Half of Britons admit they are failing to put enough money aside for retirement

Half of Britons are failing to save enough towards their retirement, with more than a third of people worried about how they will cope when they give up work.

New research shows that only 51% of people are setting aside enough money to provide an adequate income during retirement, according to life insurer Scottish Widows.

But one in five people admitted they are not currently saving anything towards their retirement, while 14% are seriously under-saving and 17% are not saving adequately.

Piggy bank

Half of Britons admit they are failing to save sufficiently for retirement

Those who are paying enough into a pension are most likely to be male, working in the public sector, earning between £30,000 and £50,000 and aged over 50.

By contrast, women are far more likely to be failing to make any pension provision than men, as are people with children under five, the self-employed and those with debt.

The research, which monitors the retirement provision of people aged 30 and over earning at least £10,000 a year, found that there had been a slight increase in the number of people making adequate retirement provision, with the figure up 2% from last year, but it said this was likely to have been caused by short-term savings.

It found that UK workers who were not expecting to get their main pension income from a defined benefit scheme, were setting aside an average of 8.7% of their pay towards retirement, up from 7.9% in 2007 and the highest figure since the research started in 2005.

But the group said much of this rise was caused by an increase in money being paid into savings vehicles other than pensions, such as savings accounts, and the gain was largely being cancelled out by people subsequently withdrawing this cash.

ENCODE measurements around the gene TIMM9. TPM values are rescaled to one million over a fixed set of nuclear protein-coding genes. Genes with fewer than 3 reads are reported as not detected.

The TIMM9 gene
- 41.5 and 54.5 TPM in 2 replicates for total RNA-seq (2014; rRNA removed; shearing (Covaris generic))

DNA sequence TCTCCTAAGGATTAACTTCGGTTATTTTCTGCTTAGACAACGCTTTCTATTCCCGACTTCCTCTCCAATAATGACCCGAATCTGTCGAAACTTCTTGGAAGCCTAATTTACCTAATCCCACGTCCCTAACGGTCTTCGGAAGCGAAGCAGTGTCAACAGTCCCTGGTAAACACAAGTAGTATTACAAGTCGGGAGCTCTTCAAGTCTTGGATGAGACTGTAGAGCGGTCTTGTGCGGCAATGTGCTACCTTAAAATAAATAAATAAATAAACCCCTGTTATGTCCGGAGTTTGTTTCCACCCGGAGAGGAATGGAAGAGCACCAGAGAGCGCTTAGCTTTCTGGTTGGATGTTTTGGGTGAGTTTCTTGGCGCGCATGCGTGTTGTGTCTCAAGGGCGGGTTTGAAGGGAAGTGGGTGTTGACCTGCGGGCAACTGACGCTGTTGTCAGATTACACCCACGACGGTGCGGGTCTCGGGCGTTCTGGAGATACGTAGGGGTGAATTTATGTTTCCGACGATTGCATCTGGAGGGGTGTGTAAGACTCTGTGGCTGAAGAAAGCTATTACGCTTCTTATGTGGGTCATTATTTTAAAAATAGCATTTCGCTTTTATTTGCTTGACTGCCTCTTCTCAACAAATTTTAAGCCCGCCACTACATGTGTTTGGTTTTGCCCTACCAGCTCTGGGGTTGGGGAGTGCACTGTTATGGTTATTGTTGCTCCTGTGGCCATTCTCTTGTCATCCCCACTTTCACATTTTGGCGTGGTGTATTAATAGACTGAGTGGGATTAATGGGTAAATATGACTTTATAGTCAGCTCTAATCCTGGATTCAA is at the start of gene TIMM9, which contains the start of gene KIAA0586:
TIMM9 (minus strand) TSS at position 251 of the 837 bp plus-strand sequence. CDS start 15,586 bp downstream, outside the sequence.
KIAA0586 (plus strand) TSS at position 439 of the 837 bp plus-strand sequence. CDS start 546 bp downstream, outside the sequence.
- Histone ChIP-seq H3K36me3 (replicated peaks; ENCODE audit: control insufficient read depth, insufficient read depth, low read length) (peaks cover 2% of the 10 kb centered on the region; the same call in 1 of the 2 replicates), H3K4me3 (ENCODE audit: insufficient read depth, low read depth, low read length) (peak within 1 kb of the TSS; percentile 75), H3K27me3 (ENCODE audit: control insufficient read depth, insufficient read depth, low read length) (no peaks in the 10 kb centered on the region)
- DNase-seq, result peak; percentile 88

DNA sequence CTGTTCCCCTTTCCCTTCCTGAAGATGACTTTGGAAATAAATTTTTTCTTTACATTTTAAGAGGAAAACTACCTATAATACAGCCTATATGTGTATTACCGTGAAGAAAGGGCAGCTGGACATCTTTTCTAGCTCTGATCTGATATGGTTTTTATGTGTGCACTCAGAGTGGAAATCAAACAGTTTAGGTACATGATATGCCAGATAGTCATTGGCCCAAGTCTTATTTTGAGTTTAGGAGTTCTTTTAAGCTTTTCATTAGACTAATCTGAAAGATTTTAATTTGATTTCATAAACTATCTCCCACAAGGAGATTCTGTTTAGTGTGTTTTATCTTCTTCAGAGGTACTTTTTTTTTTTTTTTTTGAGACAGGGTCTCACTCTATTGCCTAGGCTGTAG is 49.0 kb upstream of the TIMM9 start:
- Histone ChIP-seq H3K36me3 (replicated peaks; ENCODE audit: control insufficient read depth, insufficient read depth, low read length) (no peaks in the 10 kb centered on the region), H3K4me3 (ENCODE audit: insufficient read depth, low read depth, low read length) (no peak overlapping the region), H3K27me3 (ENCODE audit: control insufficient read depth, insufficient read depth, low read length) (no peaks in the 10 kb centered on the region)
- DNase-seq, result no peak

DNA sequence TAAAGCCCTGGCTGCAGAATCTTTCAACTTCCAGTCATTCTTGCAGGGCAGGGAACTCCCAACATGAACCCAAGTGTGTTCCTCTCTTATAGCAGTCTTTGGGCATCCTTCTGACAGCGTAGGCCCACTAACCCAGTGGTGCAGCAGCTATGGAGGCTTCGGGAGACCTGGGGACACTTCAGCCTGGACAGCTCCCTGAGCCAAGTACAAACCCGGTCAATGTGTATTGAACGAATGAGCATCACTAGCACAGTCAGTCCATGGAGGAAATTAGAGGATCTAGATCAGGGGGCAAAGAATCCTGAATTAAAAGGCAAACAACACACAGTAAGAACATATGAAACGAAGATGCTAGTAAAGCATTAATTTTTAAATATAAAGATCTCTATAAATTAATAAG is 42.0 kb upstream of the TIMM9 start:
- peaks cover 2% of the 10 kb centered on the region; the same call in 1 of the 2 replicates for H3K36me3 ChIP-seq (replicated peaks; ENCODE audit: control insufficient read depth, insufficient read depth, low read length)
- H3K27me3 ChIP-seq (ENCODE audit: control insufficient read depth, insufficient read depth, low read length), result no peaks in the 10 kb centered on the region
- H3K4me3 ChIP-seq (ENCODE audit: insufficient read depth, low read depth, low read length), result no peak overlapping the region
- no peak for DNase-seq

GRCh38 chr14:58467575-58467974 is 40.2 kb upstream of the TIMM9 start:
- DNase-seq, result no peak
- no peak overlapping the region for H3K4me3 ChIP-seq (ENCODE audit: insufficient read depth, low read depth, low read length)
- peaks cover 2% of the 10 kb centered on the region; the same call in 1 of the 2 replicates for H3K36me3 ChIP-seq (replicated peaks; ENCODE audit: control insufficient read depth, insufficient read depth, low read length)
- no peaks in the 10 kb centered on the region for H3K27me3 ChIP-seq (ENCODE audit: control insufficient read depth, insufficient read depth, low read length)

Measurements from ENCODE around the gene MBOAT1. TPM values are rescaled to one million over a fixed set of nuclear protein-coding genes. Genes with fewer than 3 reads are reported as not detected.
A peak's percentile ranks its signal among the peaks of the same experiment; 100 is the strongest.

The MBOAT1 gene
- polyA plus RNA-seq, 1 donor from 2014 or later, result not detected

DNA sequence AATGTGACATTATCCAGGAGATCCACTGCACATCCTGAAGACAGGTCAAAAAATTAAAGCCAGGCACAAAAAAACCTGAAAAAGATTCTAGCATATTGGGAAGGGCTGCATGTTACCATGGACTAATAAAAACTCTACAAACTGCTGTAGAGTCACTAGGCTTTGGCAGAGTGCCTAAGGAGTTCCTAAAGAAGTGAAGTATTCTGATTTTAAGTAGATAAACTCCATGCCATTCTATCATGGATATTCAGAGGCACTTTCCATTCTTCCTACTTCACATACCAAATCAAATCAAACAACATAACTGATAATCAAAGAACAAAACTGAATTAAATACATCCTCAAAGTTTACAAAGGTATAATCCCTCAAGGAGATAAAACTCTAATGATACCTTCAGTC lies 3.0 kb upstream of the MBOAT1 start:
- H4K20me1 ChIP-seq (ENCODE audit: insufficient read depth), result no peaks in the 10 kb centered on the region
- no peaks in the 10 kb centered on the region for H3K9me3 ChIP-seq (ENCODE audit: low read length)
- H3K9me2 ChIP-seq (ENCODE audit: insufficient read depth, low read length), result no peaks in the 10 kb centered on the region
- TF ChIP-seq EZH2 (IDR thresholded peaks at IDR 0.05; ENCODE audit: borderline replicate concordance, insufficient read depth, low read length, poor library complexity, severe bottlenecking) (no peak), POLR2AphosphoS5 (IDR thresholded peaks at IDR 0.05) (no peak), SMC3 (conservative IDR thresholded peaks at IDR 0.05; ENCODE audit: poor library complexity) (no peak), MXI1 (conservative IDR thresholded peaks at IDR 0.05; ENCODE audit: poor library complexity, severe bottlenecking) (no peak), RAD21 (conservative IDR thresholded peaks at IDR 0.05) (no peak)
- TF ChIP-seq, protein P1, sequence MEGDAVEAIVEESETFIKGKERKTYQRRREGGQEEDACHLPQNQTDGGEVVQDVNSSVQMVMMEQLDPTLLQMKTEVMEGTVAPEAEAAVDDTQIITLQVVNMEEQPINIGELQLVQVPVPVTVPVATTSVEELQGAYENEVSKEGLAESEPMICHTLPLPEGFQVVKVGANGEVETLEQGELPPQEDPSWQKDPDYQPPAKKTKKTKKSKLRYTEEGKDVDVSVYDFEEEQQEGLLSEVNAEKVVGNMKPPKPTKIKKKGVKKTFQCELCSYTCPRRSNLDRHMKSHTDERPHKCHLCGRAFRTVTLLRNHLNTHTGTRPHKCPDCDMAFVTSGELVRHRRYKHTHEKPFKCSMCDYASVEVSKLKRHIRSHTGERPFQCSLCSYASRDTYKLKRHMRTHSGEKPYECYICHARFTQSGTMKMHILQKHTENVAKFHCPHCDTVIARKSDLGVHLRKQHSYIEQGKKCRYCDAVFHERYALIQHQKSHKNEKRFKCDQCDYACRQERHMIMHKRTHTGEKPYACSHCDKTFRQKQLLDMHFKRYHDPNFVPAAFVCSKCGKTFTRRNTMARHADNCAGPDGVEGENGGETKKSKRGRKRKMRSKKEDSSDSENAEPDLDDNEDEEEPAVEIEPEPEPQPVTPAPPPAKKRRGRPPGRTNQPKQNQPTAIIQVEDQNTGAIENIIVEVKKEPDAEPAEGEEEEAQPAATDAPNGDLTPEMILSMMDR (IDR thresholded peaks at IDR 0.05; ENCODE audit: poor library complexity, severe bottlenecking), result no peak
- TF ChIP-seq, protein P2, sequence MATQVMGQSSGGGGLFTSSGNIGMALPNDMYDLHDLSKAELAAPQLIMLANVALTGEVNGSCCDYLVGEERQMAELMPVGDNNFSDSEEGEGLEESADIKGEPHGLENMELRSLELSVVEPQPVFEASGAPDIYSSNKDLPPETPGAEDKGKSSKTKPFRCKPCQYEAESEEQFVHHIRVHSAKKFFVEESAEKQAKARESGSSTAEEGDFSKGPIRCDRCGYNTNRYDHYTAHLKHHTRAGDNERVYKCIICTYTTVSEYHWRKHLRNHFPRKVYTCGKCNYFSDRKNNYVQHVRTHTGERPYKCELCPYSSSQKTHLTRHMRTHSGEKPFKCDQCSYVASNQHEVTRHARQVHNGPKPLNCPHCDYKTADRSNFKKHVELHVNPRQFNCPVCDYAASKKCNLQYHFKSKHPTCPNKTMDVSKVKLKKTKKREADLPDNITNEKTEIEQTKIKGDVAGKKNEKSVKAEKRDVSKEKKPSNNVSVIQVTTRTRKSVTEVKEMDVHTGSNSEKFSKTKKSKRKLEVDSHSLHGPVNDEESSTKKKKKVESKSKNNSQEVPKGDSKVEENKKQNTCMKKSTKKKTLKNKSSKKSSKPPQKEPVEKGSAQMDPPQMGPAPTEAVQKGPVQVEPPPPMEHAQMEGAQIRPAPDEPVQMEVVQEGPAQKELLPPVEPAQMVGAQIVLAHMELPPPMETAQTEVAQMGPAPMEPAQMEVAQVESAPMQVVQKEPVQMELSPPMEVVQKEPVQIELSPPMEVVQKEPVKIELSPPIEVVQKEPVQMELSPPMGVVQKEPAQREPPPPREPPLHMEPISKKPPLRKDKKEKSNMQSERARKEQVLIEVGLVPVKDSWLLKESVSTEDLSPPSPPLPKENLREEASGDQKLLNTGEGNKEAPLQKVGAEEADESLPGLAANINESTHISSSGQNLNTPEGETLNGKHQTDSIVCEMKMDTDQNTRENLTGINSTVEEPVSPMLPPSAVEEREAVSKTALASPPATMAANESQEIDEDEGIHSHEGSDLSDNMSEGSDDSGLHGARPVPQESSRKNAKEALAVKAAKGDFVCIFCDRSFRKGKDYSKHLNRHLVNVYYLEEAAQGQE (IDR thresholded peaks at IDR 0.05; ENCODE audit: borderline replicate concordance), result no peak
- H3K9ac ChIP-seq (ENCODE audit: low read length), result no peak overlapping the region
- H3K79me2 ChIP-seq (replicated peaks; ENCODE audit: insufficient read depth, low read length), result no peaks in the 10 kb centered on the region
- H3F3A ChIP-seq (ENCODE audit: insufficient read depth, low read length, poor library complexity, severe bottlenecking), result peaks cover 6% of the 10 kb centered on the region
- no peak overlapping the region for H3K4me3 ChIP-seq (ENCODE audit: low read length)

Ian Naismith, head of pensions market development at Scottish Widows, said: 'While pensions savings are slowly starting to rise, there is still the real worry that in the current economic environment the nation is not doing enough to prepare for retirement.'

Four out of 10 people said they felt better off five years ago than they do now, with 32% worried about their short-term financial situation and 29% pessimistic about their finances in the long-term.

A third of people also said they could not afford to increase their current savings levels, rising to 60% among non-savers.

Around 44% of people without a pension said they did not think they would ever be able to contribute to one, while 37% of those questioned admitted they were worried about not having enough money during retirement, up from 34% last year.

Mervyn Kohler, special adviser for Help the Aged, said: 'Although there has been a slight increase, it's very worrying that so many adults aren't saving adequately for their retirement.

'With more and more pensioners living in poverty according to the latest Government statistics and more older people apparently working longer to avoid getting into financial difficulties, people need to be doing all they can to save for retirement.'

Mike O'Brien, Minister of State for Pensions, said: 'I welcome the news that pension saving is rising, and with Government reforms to introduce automatic enrolment with mandatory employer pension contributions, we can combat savings inertia further, ensuring millions of people get access to pensions for the first time.

'The message must be clear - people should save and save early. This will make all the difference to their retirement incomes. One pound saved at 20 could be worth up to 60% more at retirement, before tax, than £1 saved at 40; so the earlier people start saving the better.'

No comments have so far been submitted. Why not be the first to send us your thoughts, or debate this issue live on our message boards.

We are no longer accepting comments on this article.

Who is this week's top commenter? Find out now